2. ND >> 1

The picture of Debye shielding is valid only if there are enough particles in the charge cloud. Clearly, if there are only one or two particles in the sheath region, Debye shelding would not be a statistical valid concept. ND is the number of particles in Debye spher and is given as
4 3 N D = n D 3

In addition to D << L collective behavior requires ND>>1

3.

> 1

A third condition has to do with collision. For example the weakly ionized gas in jet exhaust do not qualify as a plasma, because the charged particles collide with neutral atoms so frequently that their motion is controlled by ordinary hydrodynamic forces rather than by the electromagnetic forces. If co is the frequency of typical plasma oscillations and x is the mean time between collision with neutral atoms, we require co x > I for a gas to behave like a plasma rather than a neutral gas.

Plasma applications:
Plasma can be characterized by two parameters "n" and Ke. Plasma applications cover an extremely wide range of "n" and Ke. "n" varies over 28 orders of magnitude from 106 to 1034 m-3, and K can vary over seven orders from 0.1 to 106ev. Some of these applications are discussed very briefly below.

1.

Gas Discharges (Gaseous Electronics)

In 1920's the earliest work with plasma was that of Langmuir, Tanks and their collaborators. This research was inspired by the need to develop vacuum tubes that could carry large Currents, and therefore had to be filled with ionized gases. The research was done with weakly ionized glow discharges with Ke 2ev and 1014 < n < 1018 m-3 in which the shielding phenomenon was discovered, the sheath surrounding an electrode could be seem visually as a dark layer. Gas discharges nowadays are encountered in mercury rectifiers, hydrogen thyratrons, ignitrons, spark gaps, neon and fluorescent light etc.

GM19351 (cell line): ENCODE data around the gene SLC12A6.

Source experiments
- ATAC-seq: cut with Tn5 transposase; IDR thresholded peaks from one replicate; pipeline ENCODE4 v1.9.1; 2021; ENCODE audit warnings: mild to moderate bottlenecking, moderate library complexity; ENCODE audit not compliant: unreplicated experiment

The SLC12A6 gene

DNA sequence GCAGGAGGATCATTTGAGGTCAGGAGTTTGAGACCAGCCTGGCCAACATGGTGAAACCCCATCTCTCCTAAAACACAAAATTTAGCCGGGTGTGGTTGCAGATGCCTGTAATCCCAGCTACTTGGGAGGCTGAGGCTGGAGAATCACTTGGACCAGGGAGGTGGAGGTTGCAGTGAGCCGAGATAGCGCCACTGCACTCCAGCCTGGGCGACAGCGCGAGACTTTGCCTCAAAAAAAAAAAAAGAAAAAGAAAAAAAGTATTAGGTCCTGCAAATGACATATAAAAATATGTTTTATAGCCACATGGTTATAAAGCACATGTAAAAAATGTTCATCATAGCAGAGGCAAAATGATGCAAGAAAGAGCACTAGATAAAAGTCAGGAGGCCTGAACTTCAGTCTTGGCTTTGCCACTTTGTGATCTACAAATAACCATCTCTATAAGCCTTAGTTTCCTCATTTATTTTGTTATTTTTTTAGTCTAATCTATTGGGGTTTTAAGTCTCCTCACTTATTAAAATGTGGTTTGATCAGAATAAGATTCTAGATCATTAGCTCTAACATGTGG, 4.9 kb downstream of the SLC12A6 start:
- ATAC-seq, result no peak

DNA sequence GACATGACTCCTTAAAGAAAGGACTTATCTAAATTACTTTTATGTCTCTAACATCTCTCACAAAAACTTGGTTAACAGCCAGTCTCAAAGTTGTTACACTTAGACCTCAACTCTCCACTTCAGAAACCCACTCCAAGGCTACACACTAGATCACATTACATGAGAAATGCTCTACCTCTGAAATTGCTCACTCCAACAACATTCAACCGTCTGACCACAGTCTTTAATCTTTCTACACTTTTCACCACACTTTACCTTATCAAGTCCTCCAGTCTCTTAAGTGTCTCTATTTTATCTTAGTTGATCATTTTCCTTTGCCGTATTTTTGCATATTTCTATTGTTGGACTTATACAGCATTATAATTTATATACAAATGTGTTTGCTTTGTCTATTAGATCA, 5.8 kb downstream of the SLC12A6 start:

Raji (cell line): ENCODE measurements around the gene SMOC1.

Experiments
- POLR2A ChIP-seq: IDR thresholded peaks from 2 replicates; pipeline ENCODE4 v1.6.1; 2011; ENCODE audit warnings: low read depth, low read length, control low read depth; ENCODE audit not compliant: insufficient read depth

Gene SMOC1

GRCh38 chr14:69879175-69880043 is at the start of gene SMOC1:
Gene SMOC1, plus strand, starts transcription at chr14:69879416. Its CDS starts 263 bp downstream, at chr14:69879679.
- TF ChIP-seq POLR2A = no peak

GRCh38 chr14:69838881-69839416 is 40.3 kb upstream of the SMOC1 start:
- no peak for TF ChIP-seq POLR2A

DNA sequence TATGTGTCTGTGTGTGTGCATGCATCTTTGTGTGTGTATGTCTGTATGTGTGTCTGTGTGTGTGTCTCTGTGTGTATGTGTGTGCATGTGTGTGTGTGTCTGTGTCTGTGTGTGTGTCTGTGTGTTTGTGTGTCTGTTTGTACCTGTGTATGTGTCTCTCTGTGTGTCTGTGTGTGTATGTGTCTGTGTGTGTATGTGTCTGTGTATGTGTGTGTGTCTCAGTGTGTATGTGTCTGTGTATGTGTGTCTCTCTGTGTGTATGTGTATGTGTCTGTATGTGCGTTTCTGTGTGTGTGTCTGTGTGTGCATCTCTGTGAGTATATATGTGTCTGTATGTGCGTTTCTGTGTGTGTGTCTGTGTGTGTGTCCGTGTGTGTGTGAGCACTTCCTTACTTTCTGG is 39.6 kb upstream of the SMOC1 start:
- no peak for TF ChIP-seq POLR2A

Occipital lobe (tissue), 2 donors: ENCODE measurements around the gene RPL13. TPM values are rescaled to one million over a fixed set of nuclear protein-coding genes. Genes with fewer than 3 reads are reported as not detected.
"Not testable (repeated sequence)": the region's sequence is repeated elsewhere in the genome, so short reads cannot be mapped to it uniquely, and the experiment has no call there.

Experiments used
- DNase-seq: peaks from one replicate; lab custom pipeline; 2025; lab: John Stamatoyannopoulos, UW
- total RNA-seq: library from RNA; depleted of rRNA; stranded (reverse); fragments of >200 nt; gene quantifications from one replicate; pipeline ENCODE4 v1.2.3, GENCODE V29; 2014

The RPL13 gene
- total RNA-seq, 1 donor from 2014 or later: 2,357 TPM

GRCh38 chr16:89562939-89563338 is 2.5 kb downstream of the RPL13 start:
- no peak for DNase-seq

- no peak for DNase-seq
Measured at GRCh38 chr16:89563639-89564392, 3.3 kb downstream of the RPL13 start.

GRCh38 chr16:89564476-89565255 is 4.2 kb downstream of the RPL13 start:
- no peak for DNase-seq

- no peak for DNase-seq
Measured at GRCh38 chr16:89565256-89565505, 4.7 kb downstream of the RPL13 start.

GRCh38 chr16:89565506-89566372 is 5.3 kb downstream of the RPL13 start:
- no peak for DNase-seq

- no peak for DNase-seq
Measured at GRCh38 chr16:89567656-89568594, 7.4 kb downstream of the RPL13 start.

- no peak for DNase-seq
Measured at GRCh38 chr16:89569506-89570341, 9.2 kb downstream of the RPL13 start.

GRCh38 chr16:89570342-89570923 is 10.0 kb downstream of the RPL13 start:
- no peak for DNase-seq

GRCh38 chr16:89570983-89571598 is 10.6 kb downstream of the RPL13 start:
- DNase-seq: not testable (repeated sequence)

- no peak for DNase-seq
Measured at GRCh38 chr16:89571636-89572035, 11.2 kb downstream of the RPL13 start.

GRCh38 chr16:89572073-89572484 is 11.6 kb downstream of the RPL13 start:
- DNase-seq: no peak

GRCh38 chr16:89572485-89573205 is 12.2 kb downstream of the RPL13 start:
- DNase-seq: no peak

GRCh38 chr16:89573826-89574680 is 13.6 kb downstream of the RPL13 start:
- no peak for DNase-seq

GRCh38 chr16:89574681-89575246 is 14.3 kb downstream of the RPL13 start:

2.

Controlled thermonuclear Fusion:

The beginnings of modern plasma physics is around 1952. It was proposed that fusion reaction of Hydrogen bomb can be controlled by a reactor. The principal reactions, which involve deuterium (D) and Tritium (T) atoms, are as follows,
D + D 3 He + n + 3.2 Mev D + D T + P + 4.0Mev D + T 4 He + n + 17.6 Mev

The cross sections for these fusion reactions are appreciable only for incident energies above 5 kev. Accelerated beam of deuterons bombarding a target will not work, because most of the deuterons will be their energy by scattering before undergoing a fusion reaction. For a plasma creation it is necessary that the thermal energies are in the 10-Kev range. The problem is of heating which is still unsolved, and most of the active research in plasma physics is directed towards the solution of this problem.

3.

Space Physics: